In terms of the emission of light, the collapse of the winds (a theoretical proposition never actually observed until now) has two consequences: extending the duration, sometimes for more than two months, of the lower level of brightness in the X-ray band and giving rise to ultraviolet emissions, which is the primary novel finding of this work. In other words, in the midst of the X-ray blackout, there is a flash of hitherto unreported ultraviolet light. “The two phenomena are entangled and give rise to a complex situation,” explains Damineli, who has been studying Eta Carinae for more than two decades. “If they were to occur separately, it would be easier to see them.”
The new work of the Brazilians provides a more detailed explanation of the dynamics of the mechanisms that underlie the cyclical, temporary reduction in brightness of Eta Carinae, the most heavily studied Milky Way star after the Sun and one of the largest and most luminous stars known. The first month of the habitual 90-day X-ray blackout can be attributed to the eclipse, and the following two months can be attributed to the stellar wind collapse mechanism. However, although the evidence points to this, explaining the blackout is not quite so simple.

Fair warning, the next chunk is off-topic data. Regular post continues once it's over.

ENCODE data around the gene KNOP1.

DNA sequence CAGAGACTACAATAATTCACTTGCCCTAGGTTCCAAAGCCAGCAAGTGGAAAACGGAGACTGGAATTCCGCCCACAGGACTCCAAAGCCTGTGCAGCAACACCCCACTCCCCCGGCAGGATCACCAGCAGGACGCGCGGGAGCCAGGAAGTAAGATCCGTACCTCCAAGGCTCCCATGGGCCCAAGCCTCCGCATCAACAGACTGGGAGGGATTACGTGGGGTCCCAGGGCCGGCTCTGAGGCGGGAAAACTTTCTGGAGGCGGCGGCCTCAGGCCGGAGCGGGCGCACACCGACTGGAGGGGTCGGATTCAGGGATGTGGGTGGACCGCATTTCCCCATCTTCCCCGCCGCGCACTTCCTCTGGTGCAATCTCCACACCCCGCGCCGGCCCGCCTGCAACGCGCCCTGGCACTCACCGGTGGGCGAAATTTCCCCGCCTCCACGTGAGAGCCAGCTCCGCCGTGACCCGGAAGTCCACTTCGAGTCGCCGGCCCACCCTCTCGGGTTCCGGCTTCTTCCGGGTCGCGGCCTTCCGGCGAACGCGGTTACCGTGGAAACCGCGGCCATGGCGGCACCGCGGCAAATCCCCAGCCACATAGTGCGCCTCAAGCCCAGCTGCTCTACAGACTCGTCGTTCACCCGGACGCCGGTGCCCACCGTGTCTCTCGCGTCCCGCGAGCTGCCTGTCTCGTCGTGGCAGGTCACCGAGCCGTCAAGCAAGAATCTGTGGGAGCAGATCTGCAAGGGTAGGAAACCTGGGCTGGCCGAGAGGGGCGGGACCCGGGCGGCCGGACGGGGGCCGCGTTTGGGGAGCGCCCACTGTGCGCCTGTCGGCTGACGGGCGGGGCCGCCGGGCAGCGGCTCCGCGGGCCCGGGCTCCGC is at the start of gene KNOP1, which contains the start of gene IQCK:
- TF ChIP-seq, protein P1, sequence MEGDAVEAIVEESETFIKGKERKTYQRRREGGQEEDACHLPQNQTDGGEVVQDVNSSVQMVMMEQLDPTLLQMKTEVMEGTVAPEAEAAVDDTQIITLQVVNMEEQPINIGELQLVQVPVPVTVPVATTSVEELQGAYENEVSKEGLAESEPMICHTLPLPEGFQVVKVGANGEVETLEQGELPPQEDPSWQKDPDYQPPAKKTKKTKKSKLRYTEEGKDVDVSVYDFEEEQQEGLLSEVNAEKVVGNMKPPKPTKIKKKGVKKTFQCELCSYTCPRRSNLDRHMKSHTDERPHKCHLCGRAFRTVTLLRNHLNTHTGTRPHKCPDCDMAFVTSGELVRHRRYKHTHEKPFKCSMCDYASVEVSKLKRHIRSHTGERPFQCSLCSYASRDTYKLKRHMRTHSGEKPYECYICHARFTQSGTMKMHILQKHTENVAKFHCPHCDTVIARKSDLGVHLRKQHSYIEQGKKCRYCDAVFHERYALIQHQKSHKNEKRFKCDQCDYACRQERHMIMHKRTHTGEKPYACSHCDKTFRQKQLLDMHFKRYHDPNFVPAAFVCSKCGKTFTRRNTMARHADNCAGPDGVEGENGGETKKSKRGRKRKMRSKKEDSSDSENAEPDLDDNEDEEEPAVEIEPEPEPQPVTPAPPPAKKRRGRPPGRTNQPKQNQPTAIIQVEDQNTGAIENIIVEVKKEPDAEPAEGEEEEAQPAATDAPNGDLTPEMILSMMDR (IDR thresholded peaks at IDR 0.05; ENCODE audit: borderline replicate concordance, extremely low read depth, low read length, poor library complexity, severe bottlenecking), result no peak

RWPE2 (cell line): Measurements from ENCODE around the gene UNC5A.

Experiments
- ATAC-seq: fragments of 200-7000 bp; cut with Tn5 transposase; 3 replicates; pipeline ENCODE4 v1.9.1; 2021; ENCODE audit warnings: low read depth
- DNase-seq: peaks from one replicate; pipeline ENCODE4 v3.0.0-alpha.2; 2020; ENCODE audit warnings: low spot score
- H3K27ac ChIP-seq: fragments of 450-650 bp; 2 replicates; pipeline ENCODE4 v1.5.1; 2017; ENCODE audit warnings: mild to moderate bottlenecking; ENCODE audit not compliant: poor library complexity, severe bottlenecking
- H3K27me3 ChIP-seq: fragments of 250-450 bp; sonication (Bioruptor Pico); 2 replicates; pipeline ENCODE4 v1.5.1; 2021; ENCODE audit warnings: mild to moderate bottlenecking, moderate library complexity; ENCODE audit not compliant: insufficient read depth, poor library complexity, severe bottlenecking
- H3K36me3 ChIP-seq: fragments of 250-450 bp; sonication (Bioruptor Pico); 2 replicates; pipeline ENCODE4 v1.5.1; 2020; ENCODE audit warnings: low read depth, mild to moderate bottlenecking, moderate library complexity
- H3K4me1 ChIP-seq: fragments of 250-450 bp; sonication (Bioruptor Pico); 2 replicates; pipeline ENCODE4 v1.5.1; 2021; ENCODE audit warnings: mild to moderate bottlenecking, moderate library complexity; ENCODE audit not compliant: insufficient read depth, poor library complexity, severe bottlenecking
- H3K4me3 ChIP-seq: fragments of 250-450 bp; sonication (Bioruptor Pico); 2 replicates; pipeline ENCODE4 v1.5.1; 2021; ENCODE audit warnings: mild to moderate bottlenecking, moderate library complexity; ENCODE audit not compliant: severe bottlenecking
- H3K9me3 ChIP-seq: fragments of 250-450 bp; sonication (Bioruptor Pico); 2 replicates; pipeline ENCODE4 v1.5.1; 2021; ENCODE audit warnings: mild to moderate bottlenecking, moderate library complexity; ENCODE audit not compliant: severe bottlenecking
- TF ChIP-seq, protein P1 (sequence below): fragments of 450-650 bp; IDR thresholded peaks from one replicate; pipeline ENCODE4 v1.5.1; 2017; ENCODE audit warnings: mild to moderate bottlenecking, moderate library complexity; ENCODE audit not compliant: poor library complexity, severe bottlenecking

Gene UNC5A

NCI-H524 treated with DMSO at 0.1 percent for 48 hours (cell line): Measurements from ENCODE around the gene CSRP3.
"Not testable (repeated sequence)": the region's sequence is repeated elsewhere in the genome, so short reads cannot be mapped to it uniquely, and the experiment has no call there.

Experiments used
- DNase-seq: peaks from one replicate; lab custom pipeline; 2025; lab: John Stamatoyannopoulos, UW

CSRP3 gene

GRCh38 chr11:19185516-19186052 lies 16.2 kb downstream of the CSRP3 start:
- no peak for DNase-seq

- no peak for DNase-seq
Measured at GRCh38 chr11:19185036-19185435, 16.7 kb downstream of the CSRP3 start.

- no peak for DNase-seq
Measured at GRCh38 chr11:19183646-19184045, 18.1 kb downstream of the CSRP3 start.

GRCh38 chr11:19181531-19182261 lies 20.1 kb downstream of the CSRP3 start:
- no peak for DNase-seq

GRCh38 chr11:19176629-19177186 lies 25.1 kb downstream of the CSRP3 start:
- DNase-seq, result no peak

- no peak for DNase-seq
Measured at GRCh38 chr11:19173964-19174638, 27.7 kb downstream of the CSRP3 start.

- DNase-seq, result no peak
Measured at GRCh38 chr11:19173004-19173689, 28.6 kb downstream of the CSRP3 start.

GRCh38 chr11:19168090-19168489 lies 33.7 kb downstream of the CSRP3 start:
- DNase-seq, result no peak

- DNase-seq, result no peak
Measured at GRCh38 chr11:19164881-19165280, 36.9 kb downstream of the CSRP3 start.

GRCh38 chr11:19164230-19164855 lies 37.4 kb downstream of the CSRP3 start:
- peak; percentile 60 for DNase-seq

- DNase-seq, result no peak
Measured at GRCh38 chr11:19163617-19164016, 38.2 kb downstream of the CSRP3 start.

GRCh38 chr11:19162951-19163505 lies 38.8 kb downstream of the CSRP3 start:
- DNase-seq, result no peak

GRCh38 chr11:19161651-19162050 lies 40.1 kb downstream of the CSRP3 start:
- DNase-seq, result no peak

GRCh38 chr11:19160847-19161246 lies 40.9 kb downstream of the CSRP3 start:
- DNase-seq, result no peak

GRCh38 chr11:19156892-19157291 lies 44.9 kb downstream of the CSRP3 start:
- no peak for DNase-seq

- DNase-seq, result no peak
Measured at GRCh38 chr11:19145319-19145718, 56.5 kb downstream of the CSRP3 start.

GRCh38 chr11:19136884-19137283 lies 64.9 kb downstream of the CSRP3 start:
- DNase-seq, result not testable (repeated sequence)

Although the blackout has a starting date, it does not seem to have a particular end date. For example, the last blackout began on January 11, 2009, as expected, but only lasted for 60 days, one month less than expected. “Two blackouts are not necessarily alike,” states Teodoro. “The eclipse seems to last for approximately 30 days, but the stellar wind collapse process seems to last for a variable amount of time.” It seems that the stellar wind collapse process can last from 30 to 60 days.
This complex set of circumstances was described in detail in an article accepted for publication by the Astrophysical Journal (ApJ). Aside from Damineli and Teodoro, who are the study’s main authors, there are 24 other researchers from Brazil, South America, Europe, the United States and Australia who were part of the study. Data from the Soar astrophysics research observatory in Cerro Pachon in the Chilean Andes (which is an initiative in which Brazil has a stake and which contains one of the most powerful telescopes employed in this study) were fundamental for obtaining clues of the phenomena involved in the Eta Carinae blackouts. Damineli is the coordinator of a thematic FAPESP project involving the installation of a high-resolution spectrograph, Steles, in Soar.